The Common Eider (Somateria mollissima) is a large sea duck that breeds in the arctic and subarctic regions of the Northern Hemisphere. Adult males can reach a length of up to 25 inches and weigh between 3.3 and 5.5 pounds, while adult females can grow up to 23 inches in length and weigh between 2.2 and 4.4 pounds. This sexually dimorphic species is easily distinguished by its distinctive appearance and behavior.
Male Common Eiders have a distinctive black and white plumage, with a green nape and a large bill that curves downward. The female Common Eider, on the other hand, has a brown plumage, with pale underparts and a distinctive white patch on the throat. Both sexes have a prominent wedge-shaped head and a rounded body, which helps them to float effortlessly on the water. The Common Eider also has a unique vocalization, a deep crooning call that can be heard from a long distance.
The Common Eider is a migratory bird, spending the winter months in coastal areas and moving to its breeding grounds in the spring. During the breeding season, these ducks gather in large colonies along rocky coasts, islands, and cliffs. They nest on the ground, often in the shelter of rocks or vegetation, and lay between 3 and 6 olive-green eggs. The young hatch after about 25-30 days and are able to leave the nest within a few hours.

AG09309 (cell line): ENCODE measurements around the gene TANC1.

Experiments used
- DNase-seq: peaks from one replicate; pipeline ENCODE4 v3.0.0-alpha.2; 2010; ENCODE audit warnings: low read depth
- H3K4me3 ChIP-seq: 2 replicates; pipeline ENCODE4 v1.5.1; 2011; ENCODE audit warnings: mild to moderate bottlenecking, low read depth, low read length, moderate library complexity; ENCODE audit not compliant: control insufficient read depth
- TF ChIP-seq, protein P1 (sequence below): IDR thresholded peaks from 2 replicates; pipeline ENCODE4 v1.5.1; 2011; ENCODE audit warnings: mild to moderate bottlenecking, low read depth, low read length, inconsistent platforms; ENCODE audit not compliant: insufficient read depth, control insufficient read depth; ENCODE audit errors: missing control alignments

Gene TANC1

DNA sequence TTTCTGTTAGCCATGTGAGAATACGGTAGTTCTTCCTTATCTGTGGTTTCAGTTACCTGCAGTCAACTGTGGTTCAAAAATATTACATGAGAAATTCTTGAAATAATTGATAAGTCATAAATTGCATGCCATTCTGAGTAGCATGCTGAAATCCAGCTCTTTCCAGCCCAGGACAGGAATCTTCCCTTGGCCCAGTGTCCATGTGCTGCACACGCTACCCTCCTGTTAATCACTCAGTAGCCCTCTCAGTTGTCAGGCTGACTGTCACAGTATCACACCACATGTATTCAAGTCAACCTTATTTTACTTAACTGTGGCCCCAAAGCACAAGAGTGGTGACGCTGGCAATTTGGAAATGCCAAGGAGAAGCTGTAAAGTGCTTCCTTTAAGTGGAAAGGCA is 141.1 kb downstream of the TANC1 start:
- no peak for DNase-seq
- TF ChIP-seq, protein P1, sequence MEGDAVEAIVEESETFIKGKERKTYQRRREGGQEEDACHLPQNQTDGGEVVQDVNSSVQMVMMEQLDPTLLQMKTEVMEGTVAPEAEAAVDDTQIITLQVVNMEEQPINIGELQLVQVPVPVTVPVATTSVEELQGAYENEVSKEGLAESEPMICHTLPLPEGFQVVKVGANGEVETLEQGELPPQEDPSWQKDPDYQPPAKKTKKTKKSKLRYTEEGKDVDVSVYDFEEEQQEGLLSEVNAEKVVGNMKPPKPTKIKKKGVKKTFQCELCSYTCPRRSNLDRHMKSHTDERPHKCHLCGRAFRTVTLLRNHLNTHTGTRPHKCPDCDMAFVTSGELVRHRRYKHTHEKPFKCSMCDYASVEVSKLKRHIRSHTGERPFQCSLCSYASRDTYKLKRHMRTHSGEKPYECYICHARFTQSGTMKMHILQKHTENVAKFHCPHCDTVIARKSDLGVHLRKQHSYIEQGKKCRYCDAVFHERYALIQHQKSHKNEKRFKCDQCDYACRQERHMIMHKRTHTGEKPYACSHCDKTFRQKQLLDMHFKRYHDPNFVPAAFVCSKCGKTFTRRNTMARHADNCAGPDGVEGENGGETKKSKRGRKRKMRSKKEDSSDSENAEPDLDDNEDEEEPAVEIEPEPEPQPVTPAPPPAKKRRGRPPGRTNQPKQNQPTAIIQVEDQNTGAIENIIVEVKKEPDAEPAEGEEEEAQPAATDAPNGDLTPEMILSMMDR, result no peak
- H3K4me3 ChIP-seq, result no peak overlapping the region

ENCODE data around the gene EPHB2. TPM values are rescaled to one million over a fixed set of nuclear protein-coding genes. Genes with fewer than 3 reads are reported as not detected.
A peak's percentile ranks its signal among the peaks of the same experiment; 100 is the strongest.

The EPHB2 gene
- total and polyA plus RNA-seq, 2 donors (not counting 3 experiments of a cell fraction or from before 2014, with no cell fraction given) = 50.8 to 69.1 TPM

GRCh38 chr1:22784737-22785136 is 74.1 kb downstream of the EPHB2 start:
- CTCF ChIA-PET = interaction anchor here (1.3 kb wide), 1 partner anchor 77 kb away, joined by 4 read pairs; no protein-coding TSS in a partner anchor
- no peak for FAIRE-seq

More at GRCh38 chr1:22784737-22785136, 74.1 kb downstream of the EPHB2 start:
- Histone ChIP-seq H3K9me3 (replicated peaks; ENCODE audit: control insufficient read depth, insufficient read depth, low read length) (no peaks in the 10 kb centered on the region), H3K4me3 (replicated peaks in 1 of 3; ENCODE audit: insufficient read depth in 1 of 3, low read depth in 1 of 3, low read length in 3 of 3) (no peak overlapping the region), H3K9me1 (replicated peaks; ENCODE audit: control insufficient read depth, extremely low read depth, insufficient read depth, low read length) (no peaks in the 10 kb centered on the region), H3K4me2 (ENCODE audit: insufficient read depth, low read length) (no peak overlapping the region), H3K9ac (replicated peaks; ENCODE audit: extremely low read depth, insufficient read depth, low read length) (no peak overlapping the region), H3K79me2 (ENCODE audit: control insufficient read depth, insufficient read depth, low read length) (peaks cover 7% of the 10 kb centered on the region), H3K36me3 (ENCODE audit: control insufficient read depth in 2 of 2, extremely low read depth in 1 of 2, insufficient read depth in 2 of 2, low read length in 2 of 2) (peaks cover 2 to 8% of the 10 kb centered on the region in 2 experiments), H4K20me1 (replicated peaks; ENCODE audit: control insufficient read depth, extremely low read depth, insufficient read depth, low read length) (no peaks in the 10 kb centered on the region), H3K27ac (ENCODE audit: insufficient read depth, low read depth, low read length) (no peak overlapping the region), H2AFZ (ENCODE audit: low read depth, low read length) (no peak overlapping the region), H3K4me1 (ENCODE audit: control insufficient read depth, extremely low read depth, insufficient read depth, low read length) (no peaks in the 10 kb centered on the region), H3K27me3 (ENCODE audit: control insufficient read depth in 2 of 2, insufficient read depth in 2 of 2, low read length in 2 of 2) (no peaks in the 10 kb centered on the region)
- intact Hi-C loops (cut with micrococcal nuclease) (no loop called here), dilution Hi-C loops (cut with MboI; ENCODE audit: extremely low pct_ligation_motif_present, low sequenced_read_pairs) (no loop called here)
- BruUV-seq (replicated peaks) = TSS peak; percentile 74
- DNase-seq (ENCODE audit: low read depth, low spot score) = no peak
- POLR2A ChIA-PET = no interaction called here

During migration, Common Eiders can be seen flying in large flocks, often in a V-formation, following the coastlines and crossing open water. They are also known to make use of tailwinds to reduce their energy expenditure during flight. The Common Eider is an important species for hunters and birdwatchers alike, and is widely distributed throughout the northern hemisphere, from Scandinavia to Canada and Alaska. In some areas, such as the Faroe Islands, they are also used for their down feathers, which are prized for their insulating properties.